A New and Improved Classroom

I just recently read an interesting article that discussed the effect that video games has had on students interest in certain topics. The article, “Let the Games Begin: Entertainment meets Education” written by Jenn Shreve, begins with an anecdote of a western civilization class in which many of the students had to repeat due to prior failure. This new class, however, students were coming in “armed with strategies to topple colonial dictators” and “kids who didn’t know Pompeii from Plymouth Rock were suddenly mapping out the borders of the early Roman Empire.” The teacher notes that the reason for this newfound interest and success is directly due to Sid Meier’s Civilization III, a best-seller in the computer game industry.

The article then dives into what we have already spoke about in class, that there are not many, if any at all, truly successful video games that can be used to direct a class. There are software programs available, but a majority of those programs are unsuccessful and are very costly.

How to approach this problem?

One way researchers decided to approach this issue was not to develop games for students to use in the classroom, but instead have those students design the games themselves. One might see this as an extreme tactic, saying “how can you ever expect a student to design their own game unless they have background in that field.” Interestingly enough, this method was used on a fourth grade math class. The students were provided with some basic design software, and were told to develop a program that would help solve fractions. What the students didn’t realize was that an underlying motive of this method was that multiple skills were being developed. Those students were not only learning about fractions, they were also developing their computer skills.

River City

This article continues on to talk about something called River City. What River City is is a “Multi-User Virtual Environment for Learning Scientific Inquiry and 21st Century Skills.” In other words, River City is a simulation, with a video game feel, that incorporates information from many prominent scientific resources.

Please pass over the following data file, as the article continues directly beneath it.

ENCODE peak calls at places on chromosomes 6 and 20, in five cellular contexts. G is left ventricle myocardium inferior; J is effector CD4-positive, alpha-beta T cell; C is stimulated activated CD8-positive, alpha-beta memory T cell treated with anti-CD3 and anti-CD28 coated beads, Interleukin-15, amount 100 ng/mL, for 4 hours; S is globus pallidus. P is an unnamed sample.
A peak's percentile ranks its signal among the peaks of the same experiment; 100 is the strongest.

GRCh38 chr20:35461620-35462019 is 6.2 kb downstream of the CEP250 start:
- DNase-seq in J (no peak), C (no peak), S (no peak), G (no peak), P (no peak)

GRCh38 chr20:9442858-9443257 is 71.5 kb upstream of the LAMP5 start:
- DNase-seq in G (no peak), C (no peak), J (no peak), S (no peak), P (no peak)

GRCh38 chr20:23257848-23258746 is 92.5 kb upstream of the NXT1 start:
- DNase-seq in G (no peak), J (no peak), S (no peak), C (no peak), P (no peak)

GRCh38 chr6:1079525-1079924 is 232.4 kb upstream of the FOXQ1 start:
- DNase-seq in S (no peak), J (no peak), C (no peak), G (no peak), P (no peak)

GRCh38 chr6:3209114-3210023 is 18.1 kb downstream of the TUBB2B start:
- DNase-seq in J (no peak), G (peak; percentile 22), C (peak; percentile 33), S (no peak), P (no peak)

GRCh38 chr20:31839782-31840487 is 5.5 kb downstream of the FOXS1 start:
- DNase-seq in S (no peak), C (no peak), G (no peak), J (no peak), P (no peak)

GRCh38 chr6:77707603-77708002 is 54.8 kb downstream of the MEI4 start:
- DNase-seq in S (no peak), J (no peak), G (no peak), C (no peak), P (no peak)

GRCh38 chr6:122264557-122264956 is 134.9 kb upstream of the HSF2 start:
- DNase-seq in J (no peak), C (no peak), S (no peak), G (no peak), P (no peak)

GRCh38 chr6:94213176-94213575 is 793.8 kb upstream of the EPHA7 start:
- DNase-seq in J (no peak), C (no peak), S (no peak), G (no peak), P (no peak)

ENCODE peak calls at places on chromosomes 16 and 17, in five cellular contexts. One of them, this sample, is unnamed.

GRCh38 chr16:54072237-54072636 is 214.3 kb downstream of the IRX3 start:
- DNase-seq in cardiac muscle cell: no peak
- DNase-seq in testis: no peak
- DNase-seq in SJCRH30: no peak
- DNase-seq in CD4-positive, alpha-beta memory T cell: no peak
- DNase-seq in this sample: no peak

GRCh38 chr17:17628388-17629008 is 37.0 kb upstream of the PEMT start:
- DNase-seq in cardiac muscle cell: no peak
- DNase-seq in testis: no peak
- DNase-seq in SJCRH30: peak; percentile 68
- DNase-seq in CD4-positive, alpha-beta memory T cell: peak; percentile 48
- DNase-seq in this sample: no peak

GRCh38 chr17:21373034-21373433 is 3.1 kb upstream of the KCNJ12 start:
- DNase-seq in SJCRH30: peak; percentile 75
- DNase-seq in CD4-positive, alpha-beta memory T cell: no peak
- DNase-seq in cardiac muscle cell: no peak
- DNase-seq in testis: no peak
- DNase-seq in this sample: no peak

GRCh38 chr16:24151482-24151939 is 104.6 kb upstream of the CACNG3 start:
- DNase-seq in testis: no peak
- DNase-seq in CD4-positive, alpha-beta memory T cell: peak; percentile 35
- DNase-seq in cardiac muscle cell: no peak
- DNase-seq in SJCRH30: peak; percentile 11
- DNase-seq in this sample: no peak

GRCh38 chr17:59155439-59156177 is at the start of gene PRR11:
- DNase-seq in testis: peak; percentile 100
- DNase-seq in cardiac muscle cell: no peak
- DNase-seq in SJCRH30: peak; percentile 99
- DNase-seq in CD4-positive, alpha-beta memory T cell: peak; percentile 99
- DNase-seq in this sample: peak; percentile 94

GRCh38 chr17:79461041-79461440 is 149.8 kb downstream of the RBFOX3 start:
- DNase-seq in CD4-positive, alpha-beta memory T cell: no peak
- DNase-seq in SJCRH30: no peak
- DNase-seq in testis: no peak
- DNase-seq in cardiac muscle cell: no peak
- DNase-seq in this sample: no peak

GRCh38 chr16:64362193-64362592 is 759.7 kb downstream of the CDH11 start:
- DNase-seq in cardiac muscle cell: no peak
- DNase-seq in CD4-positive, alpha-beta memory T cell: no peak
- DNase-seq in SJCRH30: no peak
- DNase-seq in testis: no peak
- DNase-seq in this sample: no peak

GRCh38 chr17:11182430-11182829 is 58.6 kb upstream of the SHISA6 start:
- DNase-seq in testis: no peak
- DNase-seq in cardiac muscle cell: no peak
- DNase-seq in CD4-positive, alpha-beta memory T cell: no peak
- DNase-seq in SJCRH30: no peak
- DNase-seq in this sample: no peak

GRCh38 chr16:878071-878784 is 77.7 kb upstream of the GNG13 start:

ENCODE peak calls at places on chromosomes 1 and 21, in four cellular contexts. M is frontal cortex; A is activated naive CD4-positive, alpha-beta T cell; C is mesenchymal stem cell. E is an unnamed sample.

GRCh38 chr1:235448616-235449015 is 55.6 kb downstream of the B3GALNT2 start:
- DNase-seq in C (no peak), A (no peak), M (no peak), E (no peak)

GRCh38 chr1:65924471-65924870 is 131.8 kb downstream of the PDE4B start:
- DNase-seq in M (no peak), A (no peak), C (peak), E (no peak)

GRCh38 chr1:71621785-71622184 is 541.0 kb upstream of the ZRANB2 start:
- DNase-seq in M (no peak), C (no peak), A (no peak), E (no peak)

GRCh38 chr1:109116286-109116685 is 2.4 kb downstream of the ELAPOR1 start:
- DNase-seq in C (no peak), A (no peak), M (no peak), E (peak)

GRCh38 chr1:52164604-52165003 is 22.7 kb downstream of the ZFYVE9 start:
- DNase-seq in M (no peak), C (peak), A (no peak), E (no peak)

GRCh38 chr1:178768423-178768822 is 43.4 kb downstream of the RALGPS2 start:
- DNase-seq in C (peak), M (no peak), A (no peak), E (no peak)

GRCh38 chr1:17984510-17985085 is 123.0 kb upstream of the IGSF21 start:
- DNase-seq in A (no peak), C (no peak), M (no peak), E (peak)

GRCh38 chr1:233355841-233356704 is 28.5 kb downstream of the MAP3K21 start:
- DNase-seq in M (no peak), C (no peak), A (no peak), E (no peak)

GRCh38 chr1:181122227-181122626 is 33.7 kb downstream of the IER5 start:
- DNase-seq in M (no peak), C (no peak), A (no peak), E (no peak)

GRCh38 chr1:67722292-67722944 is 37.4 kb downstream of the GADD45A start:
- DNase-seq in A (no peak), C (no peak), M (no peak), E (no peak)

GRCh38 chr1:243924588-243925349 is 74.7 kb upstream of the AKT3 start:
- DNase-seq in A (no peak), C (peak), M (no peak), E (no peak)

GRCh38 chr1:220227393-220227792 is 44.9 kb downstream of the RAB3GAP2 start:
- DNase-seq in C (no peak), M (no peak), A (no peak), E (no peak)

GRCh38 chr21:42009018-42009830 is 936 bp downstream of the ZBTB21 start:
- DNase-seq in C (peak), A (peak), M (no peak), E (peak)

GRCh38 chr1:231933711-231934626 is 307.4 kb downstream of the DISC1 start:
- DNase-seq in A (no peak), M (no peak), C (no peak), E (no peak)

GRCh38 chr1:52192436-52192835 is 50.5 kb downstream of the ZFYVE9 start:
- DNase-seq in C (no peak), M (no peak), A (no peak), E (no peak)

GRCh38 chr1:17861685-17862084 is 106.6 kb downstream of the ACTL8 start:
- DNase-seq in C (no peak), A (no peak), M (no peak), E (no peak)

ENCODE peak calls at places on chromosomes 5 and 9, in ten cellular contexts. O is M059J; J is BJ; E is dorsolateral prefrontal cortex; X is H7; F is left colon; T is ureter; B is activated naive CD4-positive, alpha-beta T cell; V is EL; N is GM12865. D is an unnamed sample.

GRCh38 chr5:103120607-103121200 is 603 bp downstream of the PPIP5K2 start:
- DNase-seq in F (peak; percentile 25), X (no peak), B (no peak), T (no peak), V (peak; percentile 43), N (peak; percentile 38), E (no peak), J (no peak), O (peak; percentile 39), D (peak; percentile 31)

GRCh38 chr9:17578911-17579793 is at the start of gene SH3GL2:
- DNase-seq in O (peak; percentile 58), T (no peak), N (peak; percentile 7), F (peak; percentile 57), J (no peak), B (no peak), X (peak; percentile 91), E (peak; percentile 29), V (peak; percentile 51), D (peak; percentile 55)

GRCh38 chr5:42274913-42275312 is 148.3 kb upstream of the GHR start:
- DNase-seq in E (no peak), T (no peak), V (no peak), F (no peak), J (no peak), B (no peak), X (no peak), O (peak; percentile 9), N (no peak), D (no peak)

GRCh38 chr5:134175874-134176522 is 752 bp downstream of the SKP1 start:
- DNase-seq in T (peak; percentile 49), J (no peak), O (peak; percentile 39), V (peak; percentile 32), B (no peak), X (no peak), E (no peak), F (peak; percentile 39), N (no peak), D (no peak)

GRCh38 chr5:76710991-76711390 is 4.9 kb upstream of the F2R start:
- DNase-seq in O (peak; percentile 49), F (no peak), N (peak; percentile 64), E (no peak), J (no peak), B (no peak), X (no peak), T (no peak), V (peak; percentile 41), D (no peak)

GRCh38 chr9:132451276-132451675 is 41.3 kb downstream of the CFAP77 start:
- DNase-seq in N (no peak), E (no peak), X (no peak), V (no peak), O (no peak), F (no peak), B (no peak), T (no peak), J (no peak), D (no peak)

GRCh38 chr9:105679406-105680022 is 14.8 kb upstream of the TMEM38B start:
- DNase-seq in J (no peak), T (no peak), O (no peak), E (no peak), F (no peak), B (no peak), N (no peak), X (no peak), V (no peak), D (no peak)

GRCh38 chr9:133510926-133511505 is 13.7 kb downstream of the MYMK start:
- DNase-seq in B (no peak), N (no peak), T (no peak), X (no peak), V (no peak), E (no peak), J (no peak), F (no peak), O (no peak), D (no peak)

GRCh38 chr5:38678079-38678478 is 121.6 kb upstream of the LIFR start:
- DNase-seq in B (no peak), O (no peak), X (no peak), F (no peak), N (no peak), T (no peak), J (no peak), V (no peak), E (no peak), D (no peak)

Quite simply, River City is a town that has been plagued by illness. The way the simulation works is students are broken into teams and are sent to explore, interact, and create hypotheses as to why the illness has occurred. Each time the simulation is run, it is followed by a teacher led discussion and therefore students can analyze what they experienced in a more formal setting. Eventually, at the conclusion of the simulation, the groups will present their hypotheses to the class, of which there are multiple correct answers (similar to Scot Osterweil’s reward for effort).

In conclusion, this article emphasizes the necessity for video games in the classroom, but not as a complete substitution. Like River City, video games that are educational should supplement traditional teaching methods. An important aspect of these games, as we’ve discussed before is used to close the article:

“And if everyone has a little fun along the way, better yet.”

Sources:

http://www.edutopia.org/let-games-begin

http://muve.gse.harvard.edu/muvees2003/index.html

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1 Comment (+add yours?)

  1. jrubel
    Jan 26, 2011 @ 11:07:41

    Parallel to the ideas we have discussed in class, this article I found discusses how schools in Singapore are using games on computers and iPhones are used in classrooms to engage students. An important aspect the article mentions is that teachers act as facilitators. When their students are stumped, the teachers pose questions to guide their thinking. The games are followed up with discussions and activities. The National Institute of Education Associate Professor stated, “It is difficult to grasp some concepts from textbooks. But it is different when you construct your own understanding of the concepts while playing the games. You distil the theories and come up with your own conclusion.” Students also mention that they are no longer bored in class, while having opportunities to problem solve with friends, apply what they learn, and test their understanding of concepts. Do you think this would work and have the same outcomes in schools in the United States?

    http://proquest .umi .com .proxy .lib .umich .edu/pqdweb ?did=2165113021 &sid=3 &Fmt=3 &clientId=17822 &RQT=309 &VName=PQD

    Reply

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